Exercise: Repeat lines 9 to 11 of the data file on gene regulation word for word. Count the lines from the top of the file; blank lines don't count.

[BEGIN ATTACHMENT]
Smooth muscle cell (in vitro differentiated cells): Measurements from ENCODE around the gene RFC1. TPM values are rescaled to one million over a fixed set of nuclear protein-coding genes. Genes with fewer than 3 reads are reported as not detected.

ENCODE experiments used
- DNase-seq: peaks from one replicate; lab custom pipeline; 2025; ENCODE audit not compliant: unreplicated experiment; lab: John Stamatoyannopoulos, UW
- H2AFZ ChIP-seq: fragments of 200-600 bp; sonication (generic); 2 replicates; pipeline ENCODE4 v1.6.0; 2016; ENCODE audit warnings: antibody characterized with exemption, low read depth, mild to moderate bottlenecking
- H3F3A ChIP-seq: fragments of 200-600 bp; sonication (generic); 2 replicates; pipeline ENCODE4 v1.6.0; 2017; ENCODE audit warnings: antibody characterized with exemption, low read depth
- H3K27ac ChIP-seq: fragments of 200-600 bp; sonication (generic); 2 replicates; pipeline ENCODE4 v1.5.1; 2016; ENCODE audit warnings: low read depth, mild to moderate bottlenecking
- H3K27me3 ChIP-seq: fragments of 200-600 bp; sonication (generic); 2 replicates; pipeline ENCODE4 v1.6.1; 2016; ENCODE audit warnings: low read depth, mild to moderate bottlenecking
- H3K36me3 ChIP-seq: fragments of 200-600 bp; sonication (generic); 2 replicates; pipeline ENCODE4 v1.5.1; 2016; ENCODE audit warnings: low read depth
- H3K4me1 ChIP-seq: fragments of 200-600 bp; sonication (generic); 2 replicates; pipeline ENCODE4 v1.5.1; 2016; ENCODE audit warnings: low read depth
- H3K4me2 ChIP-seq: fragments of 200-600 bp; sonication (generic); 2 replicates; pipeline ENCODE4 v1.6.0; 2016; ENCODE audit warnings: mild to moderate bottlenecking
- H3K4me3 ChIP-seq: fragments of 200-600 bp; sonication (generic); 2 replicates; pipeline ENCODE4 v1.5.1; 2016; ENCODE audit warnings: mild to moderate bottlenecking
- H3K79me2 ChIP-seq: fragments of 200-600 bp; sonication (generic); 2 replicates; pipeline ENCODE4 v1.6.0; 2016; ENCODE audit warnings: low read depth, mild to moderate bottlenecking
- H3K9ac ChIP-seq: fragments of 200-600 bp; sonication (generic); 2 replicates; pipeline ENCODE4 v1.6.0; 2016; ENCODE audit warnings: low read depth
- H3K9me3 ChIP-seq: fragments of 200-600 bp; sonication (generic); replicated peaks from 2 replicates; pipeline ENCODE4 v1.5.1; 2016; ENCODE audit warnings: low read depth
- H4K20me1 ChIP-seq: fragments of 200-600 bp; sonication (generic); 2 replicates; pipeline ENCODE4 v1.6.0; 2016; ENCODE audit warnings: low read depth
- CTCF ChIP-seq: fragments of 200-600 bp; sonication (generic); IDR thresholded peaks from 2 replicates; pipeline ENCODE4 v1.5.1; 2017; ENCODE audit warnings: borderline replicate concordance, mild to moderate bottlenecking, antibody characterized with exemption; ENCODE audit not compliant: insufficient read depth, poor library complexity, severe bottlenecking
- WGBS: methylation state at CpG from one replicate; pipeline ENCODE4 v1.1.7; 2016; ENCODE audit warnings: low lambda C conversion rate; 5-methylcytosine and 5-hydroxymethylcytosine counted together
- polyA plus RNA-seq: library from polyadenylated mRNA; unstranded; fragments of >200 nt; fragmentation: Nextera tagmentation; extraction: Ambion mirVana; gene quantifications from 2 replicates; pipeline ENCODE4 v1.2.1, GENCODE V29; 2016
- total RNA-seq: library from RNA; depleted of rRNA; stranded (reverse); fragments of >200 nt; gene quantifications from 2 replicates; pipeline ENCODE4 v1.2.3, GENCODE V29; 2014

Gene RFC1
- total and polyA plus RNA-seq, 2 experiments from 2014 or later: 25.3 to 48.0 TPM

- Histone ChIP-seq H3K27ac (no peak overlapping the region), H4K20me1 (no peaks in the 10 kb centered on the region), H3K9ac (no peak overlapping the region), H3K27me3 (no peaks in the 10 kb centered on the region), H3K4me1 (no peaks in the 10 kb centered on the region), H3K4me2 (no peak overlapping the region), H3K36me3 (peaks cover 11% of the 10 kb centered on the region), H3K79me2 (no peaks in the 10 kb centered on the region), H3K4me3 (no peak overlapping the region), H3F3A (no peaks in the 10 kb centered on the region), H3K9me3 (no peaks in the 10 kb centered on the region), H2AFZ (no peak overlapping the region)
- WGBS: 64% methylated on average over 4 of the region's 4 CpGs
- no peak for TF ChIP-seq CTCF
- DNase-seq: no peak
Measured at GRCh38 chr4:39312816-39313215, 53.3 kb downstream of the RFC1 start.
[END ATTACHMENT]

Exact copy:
- H3K4me1 ChIP-seq: fragments of 200-600 bp; sonication (generic); 2 replicates; pipeline ENCODE4 v1.5.1; 2016; ENCODE audit warnings: low read depth
- H3K4me2 ChIP-seq: fragments of 200-600 bp; sonication (generic); 2 replicates; pipeline ENCODE4 v1.6.0; 2016; ENCODE audit warnings: mild to moderate bottlenecking
- H3K4me3 ChIP-seq: fragments of 200-600 bp; sonication (generic); 2 replicates; pipeline ENCODE4 v1.5.1; 2016; ENCODE audit warnings: mild to moderate bottlenecking